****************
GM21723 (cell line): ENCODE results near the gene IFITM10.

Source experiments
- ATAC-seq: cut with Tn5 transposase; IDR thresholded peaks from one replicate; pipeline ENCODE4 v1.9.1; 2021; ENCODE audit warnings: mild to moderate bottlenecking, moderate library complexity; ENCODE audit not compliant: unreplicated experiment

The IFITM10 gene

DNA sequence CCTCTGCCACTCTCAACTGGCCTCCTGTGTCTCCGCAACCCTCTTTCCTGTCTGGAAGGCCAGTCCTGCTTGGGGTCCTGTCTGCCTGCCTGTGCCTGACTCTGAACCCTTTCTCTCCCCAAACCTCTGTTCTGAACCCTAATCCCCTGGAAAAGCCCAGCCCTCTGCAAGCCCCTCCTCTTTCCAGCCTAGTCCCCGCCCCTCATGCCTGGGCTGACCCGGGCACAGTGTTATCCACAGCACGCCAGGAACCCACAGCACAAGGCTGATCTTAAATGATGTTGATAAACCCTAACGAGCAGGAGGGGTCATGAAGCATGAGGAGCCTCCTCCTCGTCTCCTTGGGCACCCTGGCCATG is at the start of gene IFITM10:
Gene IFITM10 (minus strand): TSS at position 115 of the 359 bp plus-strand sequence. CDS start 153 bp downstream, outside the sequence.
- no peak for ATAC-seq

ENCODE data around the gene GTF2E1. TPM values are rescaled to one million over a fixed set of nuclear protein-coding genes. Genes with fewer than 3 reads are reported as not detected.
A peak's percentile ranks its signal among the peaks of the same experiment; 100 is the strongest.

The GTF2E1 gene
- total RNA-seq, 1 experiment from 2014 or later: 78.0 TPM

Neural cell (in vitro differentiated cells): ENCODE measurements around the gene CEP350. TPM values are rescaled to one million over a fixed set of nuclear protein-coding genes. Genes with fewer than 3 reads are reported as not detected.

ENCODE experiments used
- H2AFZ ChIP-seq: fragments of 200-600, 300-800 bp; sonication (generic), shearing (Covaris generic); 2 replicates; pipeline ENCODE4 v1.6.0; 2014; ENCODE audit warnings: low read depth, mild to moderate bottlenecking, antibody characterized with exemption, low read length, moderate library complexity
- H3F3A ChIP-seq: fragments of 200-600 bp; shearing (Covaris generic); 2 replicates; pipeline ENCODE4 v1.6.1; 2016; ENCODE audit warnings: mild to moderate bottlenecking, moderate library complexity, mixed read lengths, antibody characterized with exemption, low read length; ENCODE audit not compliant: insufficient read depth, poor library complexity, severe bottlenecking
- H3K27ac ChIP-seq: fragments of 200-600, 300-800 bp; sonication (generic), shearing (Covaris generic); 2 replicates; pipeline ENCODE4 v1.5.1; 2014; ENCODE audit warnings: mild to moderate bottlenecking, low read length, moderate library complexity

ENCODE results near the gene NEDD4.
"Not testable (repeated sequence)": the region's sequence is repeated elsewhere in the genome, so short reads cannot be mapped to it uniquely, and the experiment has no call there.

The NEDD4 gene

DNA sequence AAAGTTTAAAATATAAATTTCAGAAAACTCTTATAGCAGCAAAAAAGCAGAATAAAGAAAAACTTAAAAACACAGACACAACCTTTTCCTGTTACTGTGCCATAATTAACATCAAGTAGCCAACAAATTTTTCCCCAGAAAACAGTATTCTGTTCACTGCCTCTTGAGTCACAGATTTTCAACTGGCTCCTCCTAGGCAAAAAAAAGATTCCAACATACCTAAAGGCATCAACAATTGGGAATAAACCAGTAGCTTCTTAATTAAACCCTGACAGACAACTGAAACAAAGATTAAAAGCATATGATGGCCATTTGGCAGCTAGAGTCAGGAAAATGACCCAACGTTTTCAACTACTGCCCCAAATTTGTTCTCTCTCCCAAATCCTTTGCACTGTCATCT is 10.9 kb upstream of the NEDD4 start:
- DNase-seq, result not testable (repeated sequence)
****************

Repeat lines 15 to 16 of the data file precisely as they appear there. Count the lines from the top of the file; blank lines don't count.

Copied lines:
- H3F3A ChIP-seq: fragments of 200-600 bp; shearing (Covaris generic); 2 replicates; pipeline ENCODE4 v1.6.1; 2016; ENCODE audit warnings: mild to moderate bottlenecking, moderate library complexity, mixed read lengths, antibody characterized with exemption, low read length; ENCODE audit not compliant: insufficient read depth, poor library complexity, severe bottlenecking
- H3K27ac ChIP-seq: fragments of 200-600, 300-800 bp; sonication (generic), shearing (Covaris generic); 2 replicates; pipeline ENCODE4 v1.5.1; 2014; ENCODE audit warnings: mild to moderate bottlenecking, low read length, moderate library complexity